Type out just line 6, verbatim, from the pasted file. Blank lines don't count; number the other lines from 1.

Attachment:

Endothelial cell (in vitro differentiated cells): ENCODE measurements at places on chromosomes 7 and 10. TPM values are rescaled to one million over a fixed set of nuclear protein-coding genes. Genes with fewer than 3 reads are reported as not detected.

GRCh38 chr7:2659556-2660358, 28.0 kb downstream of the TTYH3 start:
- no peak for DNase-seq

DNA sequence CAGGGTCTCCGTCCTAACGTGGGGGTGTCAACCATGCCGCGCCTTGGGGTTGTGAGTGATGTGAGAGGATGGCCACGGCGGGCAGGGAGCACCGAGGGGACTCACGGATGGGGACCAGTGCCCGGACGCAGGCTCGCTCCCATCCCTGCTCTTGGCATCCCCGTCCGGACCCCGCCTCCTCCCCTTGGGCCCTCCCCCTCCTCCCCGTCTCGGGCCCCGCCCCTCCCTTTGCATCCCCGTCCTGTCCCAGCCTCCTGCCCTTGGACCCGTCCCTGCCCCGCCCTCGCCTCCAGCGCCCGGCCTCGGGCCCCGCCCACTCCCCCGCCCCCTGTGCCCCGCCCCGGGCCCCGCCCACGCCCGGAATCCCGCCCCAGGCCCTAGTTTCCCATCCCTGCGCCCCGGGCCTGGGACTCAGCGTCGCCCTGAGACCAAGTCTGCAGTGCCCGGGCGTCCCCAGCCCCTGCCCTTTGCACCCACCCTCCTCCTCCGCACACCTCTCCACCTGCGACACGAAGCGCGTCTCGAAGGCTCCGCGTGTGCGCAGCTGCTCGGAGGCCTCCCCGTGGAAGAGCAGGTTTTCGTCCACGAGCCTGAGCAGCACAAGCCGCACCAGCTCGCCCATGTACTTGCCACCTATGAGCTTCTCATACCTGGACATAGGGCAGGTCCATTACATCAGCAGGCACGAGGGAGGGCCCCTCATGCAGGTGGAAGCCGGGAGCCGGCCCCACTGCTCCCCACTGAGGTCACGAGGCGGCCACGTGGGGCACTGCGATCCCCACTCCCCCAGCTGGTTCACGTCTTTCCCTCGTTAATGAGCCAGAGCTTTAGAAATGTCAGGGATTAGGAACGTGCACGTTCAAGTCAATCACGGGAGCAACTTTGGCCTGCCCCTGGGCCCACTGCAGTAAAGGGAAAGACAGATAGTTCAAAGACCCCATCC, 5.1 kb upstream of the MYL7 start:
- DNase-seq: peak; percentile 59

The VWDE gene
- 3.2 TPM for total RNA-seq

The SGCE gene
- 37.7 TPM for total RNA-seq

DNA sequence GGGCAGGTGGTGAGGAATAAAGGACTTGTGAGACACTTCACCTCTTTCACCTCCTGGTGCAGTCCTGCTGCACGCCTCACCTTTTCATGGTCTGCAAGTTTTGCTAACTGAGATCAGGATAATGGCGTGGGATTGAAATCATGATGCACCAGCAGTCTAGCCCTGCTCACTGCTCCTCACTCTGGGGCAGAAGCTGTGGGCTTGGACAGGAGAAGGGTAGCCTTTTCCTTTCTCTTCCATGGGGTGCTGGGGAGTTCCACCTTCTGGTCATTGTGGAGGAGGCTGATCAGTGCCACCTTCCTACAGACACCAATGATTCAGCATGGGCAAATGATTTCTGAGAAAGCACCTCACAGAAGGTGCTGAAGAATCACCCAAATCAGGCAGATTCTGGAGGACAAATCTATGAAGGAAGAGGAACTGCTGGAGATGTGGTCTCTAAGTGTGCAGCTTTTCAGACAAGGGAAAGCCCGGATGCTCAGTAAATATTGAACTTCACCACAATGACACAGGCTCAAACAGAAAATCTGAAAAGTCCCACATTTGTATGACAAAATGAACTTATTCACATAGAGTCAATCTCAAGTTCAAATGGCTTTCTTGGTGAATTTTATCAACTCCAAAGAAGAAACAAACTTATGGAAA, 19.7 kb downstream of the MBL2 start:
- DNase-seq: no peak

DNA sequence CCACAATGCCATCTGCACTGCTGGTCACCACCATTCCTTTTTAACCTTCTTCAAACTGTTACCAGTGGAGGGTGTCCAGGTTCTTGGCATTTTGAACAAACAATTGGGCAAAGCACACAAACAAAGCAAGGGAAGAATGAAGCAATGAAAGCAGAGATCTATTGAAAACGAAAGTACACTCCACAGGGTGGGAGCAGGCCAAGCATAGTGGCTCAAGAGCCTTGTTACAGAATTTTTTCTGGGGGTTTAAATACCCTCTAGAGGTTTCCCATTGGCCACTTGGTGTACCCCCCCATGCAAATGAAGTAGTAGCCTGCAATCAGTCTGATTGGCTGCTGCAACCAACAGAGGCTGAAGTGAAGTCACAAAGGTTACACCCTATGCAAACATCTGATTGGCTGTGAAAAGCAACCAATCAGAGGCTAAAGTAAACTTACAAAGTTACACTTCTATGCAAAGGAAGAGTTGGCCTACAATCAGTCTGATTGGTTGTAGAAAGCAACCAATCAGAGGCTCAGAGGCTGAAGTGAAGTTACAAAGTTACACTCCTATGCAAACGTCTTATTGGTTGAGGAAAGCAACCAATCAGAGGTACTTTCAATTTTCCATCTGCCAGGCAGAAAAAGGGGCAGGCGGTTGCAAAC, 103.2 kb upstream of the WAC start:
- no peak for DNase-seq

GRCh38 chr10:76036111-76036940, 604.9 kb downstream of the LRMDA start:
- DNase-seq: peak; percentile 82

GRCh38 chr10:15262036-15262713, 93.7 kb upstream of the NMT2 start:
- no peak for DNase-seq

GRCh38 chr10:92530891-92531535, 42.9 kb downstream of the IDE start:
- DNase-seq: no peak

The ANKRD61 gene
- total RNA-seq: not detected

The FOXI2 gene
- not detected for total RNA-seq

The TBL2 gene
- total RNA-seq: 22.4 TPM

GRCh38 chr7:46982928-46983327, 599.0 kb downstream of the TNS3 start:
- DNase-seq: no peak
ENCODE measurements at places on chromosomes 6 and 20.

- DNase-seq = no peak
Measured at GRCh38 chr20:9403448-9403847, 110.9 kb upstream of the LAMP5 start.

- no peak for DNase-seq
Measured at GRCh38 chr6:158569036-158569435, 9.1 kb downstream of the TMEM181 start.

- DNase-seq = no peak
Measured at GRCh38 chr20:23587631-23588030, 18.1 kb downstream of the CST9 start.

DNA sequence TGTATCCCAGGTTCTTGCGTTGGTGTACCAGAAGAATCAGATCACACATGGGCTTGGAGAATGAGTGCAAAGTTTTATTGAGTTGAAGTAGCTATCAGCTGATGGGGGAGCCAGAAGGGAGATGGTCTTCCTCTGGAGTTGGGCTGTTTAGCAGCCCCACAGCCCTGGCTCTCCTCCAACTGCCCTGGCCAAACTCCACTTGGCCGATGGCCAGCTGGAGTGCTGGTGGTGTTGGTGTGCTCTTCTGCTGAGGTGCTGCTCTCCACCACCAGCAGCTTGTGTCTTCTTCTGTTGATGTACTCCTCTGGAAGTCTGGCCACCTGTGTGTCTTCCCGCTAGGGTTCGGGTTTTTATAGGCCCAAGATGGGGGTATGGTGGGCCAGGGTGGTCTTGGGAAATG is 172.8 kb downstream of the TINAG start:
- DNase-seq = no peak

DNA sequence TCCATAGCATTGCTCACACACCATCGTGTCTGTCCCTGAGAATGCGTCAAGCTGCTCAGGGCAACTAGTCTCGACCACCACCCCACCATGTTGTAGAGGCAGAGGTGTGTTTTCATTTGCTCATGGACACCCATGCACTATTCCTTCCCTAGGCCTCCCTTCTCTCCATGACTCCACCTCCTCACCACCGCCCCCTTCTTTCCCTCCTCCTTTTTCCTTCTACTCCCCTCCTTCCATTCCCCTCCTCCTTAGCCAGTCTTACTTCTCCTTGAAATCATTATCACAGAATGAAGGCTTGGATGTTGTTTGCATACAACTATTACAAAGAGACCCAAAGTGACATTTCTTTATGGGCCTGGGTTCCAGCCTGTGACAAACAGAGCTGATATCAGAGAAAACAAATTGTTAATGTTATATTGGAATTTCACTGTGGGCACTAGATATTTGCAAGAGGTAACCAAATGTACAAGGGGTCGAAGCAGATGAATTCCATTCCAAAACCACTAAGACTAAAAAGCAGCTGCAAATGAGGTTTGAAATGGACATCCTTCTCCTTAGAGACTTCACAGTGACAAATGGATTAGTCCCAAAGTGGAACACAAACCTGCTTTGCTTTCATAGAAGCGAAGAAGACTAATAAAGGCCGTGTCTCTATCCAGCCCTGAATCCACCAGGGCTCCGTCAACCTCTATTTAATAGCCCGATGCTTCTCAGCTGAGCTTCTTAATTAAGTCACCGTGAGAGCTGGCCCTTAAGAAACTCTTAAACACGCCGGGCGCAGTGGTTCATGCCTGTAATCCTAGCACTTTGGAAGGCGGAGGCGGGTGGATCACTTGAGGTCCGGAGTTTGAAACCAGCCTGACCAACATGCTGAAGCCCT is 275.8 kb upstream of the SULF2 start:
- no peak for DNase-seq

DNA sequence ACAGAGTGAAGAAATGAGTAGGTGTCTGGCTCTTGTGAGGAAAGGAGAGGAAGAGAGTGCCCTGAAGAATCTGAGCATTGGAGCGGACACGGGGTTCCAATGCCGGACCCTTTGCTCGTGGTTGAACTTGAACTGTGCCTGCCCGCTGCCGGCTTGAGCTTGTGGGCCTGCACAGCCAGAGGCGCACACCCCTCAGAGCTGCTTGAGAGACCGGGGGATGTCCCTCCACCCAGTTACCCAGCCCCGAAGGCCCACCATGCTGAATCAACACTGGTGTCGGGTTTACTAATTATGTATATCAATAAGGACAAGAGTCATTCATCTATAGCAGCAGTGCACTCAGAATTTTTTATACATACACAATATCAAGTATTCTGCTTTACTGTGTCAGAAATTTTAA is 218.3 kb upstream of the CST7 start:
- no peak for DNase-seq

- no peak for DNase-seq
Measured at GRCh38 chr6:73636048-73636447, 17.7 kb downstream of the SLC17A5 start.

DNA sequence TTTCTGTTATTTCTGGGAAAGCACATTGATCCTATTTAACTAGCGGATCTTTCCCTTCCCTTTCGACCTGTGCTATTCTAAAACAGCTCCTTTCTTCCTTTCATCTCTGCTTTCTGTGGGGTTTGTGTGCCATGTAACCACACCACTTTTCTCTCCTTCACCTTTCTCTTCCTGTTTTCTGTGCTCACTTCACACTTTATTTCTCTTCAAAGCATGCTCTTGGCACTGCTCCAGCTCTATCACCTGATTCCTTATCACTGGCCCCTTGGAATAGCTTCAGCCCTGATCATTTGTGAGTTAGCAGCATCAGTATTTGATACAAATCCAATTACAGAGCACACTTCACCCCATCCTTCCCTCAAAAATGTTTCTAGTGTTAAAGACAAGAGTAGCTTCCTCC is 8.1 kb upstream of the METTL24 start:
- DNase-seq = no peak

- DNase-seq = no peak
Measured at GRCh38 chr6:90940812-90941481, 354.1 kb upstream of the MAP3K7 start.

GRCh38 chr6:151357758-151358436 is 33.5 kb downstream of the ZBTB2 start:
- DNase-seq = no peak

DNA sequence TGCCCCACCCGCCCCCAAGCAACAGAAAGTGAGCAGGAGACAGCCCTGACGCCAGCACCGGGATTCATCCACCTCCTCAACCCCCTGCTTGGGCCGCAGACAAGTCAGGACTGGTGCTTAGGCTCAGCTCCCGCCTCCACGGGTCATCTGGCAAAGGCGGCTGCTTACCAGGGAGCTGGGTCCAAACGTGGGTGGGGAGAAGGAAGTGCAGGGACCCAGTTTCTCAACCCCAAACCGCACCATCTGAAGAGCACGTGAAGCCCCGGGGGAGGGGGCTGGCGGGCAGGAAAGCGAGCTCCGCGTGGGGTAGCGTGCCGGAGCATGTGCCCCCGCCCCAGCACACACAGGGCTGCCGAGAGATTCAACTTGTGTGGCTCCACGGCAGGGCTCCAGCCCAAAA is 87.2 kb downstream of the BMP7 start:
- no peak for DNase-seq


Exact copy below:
The VWDE gene